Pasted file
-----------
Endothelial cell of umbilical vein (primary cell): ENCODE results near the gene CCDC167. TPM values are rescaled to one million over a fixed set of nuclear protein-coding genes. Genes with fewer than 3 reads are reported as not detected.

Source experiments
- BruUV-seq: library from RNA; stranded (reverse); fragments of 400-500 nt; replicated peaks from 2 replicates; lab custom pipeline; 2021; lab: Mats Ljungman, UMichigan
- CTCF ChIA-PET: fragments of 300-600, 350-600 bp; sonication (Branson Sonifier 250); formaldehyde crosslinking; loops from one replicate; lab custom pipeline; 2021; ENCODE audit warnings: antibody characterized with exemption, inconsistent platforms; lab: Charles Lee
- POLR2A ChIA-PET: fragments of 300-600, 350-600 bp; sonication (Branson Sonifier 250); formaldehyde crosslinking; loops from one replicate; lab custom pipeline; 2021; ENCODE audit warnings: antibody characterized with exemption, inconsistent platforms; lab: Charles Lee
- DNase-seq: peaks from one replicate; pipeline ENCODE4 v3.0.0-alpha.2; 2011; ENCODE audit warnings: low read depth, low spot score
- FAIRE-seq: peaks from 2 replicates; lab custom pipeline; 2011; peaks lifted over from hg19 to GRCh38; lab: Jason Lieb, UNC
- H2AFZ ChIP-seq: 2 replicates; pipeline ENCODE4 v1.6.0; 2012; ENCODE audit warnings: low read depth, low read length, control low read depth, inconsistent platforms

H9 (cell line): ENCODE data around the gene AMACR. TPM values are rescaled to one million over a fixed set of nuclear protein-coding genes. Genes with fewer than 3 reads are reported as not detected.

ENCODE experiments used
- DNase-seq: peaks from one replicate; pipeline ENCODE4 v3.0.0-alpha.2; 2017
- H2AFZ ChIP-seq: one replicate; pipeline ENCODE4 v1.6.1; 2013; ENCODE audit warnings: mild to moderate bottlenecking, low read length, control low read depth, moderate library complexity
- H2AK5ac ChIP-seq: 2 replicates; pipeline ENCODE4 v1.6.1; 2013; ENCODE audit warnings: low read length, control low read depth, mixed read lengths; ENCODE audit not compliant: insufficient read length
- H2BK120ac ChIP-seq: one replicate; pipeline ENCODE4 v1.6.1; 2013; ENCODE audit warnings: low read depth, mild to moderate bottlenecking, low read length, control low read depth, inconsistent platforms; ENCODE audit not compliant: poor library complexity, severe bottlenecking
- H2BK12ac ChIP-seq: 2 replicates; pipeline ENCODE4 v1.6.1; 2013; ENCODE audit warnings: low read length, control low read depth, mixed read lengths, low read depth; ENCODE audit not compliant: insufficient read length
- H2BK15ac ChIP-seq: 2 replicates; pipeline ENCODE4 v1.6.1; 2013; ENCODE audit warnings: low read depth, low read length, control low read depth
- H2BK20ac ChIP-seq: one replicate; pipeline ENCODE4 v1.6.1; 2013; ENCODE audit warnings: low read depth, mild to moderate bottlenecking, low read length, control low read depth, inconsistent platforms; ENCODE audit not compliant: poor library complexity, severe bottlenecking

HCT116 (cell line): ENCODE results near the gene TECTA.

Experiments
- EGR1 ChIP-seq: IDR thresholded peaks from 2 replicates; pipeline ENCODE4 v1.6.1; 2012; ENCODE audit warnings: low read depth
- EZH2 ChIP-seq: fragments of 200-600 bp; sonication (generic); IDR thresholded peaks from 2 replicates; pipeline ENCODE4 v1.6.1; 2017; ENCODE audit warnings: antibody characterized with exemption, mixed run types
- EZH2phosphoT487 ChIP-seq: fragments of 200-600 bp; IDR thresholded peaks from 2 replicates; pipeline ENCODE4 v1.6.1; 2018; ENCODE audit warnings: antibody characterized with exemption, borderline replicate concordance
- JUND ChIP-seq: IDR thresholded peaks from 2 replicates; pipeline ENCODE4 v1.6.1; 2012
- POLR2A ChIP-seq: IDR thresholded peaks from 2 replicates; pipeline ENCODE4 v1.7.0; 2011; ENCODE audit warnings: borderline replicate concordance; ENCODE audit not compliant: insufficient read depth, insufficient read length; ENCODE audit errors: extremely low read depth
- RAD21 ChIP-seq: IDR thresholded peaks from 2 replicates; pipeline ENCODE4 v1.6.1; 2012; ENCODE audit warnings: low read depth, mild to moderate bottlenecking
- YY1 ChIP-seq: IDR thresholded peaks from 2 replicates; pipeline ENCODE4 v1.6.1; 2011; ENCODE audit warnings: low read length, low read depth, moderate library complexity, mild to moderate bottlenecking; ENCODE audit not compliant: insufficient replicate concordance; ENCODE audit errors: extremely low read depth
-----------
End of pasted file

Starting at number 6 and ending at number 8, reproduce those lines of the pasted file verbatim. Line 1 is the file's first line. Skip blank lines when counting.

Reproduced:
- DNase-seq: peaks from one replicate; pipeline ENCODE4 v3.0.0-alpha.2; 2011; ENCODE audit warnings: low read depth, low spot score
- FAIRE-seq: peaks from 2 replicates; lab custom pipeline; 2011; peaks lifted over from hg19 to GRCh38; lab: Jason Lieb, UNC
- H2AFZ ChIP-seq: 2 replicates; pipeline ENCODE4 v1.6.0; 2012; ENCODE audit warnings: low read depth, low read length, control low read depth, inconsistent platforms